Second, the Steel Bridge is nearly at capacity during the rush hours now. Unless you want to include a tunnel under the Willamette for the Blue/Red main line, we can’t add more than a couple of trains to the Yellow Line route before bringing the Steel Bridge to breakdown, since there is certain to be further growth on the east-west trunk line in the next six or eight years. If you add two trains to the Yellow Line at 120 people per car, you’ve added capacity for 480 passengers in the peak direction. Not much.

    Most Yellow Line trains during the 7 to 8 and 8 to 9 AM hours currently reach Interstate Rose Quarter comfortably full, with at least a couple of dozen standees per car. Sure, we might be able to cram another twenty or thirty people aboard each car in the existing schedules to accommodate the folks boarding in Washington and at Jantzen Beach. Say thirty for generosity. That’s only an additional 240 people per hour in the peak direction! Grand total: 720 people per hour, peak direction.

    Finally, the people in Vantucky are bitterly against “gentrifying” Vancouver to the degree necessary to support expanding the LRT system further into the county. They simply won’t elect leaders with the vision to complete such a system. So the MOuSe is pretty much what you’re buying with the extension.

    All this headwind and an $800 million price tag? It just doesn’t pencil out. You could run express buses for centuries for those 720 peak hour passengers. OK, maybe the LRT doesn’t cost the full $800 million; the lower deck is proposed to carry the separated bike/pedestrian amenities as well. Give that $50 million? So the LRT extension is only $750 mill.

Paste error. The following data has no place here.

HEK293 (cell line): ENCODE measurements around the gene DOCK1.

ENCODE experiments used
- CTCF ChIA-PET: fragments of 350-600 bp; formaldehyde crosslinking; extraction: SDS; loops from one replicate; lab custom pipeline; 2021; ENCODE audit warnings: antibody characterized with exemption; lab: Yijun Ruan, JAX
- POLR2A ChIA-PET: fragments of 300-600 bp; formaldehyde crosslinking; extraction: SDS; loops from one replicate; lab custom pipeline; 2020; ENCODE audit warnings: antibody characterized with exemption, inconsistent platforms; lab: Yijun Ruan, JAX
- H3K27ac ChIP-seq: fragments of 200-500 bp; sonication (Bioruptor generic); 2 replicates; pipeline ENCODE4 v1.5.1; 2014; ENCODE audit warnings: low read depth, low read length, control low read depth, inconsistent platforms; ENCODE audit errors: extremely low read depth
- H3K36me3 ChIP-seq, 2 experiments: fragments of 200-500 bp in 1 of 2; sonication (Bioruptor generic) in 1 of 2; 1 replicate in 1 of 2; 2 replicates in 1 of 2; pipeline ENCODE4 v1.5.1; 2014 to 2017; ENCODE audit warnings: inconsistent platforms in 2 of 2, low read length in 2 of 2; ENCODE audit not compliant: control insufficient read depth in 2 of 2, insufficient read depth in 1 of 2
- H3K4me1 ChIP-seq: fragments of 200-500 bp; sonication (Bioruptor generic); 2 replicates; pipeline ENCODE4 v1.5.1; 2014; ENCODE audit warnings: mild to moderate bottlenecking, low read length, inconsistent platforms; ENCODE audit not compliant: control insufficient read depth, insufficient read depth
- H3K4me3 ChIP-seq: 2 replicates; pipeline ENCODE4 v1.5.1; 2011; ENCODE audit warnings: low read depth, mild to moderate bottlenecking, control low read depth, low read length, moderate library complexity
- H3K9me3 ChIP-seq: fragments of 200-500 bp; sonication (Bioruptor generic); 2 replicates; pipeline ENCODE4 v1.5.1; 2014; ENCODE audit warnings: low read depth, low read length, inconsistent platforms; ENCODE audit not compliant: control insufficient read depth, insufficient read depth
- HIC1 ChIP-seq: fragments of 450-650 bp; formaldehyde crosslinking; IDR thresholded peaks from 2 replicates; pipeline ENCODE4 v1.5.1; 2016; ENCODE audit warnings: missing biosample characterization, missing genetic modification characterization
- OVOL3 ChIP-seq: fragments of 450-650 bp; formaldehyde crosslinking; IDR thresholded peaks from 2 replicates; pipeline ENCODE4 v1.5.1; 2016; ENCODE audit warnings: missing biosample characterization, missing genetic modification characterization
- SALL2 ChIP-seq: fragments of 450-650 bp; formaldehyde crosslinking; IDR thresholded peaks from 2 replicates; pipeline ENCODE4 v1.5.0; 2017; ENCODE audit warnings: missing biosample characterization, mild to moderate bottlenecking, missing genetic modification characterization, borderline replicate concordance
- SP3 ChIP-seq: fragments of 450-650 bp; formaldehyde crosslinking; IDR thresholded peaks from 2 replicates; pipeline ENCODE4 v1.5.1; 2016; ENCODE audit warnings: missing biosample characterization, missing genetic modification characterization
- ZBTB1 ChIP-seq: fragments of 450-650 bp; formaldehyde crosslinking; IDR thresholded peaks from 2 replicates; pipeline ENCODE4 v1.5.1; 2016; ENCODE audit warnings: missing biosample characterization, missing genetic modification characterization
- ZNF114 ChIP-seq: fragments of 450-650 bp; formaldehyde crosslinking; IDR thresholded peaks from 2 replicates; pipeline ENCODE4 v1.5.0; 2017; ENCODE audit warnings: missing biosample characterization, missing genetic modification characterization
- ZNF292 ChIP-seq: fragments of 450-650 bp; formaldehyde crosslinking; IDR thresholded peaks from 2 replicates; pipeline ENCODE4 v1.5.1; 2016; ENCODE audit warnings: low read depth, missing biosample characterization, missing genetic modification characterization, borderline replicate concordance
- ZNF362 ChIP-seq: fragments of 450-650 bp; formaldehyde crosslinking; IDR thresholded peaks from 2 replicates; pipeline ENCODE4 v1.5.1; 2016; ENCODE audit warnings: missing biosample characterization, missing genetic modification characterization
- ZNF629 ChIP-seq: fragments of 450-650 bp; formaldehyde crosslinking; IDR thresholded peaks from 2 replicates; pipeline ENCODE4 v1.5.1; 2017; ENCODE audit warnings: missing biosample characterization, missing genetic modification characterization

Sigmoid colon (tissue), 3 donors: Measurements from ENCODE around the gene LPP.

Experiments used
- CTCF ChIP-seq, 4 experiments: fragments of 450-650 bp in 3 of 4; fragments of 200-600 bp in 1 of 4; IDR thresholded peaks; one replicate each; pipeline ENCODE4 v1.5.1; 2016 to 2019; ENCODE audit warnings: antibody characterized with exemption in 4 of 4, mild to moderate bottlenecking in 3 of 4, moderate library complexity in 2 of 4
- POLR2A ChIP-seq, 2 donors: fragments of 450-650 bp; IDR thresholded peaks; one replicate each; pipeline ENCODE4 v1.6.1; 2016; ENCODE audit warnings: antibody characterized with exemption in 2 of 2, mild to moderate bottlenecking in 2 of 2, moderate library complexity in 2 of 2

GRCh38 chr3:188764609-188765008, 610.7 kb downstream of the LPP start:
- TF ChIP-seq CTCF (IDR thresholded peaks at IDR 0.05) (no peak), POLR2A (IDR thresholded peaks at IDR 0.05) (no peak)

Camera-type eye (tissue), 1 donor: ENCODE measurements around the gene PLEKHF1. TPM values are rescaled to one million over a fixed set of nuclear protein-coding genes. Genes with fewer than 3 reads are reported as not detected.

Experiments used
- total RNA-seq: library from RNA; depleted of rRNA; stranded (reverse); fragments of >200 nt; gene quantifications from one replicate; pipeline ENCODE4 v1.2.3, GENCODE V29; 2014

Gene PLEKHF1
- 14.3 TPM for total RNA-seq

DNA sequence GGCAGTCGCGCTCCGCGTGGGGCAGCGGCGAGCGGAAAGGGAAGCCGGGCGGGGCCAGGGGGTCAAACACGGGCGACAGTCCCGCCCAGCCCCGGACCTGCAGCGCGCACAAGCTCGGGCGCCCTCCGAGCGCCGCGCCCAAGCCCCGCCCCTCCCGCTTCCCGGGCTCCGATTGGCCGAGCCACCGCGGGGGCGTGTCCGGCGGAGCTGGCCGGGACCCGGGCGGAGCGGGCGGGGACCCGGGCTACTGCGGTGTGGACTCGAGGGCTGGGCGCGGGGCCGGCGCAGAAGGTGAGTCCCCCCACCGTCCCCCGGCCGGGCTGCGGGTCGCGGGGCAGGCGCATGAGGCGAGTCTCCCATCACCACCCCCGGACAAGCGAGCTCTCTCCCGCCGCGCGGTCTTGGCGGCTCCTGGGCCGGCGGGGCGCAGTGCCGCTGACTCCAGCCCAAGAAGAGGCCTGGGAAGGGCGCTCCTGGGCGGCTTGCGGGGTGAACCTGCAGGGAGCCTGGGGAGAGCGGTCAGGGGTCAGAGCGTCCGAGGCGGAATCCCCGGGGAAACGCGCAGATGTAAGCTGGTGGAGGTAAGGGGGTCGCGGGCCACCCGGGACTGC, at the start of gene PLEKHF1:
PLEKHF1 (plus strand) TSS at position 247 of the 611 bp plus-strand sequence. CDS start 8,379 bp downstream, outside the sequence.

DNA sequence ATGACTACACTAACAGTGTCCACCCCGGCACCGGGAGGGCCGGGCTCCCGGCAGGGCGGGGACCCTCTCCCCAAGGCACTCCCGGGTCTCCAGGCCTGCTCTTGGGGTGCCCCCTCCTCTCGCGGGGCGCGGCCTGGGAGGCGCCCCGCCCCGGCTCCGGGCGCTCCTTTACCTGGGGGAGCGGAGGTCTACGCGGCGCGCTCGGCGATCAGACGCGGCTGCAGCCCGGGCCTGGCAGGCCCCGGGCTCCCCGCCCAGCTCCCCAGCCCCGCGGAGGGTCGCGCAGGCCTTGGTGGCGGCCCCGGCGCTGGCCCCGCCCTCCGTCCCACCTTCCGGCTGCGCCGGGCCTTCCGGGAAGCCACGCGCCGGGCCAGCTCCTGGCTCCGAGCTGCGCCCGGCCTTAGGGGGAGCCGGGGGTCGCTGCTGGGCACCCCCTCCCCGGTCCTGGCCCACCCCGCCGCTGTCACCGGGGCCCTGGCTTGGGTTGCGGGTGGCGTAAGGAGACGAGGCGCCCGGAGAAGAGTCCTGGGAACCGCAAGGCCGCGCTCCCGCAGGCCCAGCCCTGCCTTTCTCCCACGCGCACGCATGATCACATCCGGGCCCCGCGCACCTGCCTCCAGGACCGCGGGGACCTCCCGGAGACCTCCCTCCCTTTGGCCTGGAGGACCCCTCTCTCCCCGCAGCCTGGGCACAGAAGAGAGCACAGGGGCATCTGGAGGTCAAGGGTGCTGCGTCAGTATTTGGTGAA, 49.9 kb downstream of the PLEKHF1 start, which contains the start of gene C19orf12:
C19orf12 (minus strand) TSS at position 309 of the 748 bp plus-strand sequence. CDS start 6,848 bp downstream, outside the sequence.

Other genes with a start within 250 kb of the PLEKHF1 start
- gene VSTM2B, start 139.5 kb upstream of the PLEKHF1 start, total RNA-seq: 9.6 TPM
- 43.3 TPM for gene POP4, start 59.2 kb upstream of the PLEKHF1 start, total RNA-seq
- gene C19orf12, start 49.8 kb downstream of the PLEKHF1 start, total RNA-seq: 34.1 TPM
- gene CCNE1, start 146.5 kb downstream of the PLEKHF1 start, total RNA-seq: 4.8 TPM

It’s a lot for a few hundred passengers per day. Say the end result were 720 people from the garage and downtown Vantucky per hour in the peak direction. You could serve that many people using 18 additional express buses per hour (the nice hybrids have about 40 seats per coach). For how many decades can you run an additional 72 * 260 (18,270) bus hours per year? At $100 per hour that’s $1.8 million per year. So (mumble mumble, click-click ….) about 350 years of service for the cost of LRT to downtown Vancouver.

    Not to mention that at least some of those additional 720 passengers per hour will be from Jantzen Beach and increased usage of the Yellow Line local service because it comes more often.

    Many people here in Vantucky want just to build a clone of the I-205 bridge with promised HOV lanes — but we saw what Helicopter Don did to the HOV lane that the Feds paid for on I-5 north of Main Street. I expect the Madore’s of the world can probably find it in their hearts (LOL! Hearts????) to agree to a skinny little bikeway either down the middle like I-205’s (that was brilliant!) or along one side.

    That’s probably what will finally be built. Yes, it will increase VMT’s and probably GHG’s, although the recent CAFE increases may well make that moot.

    But LRT to Vantucky isn’t the savior you think it is.

  18. m
    February 25, 2013 at 9:23 pm Link

    “I just hope they don’t break ground before they figure out that we can’t afford this…”

    They already know we can’t. But that is the MO for all of these big projects (Bridges, Streetcar, Light Rail).

    Get as far down the road as possible so they can then say: “it’s too late to turn back now, we’ve already spent too much money to stop. We need to take on more debt so we can finish it.”

    This IS the strategy and very much par for the course in Oregon.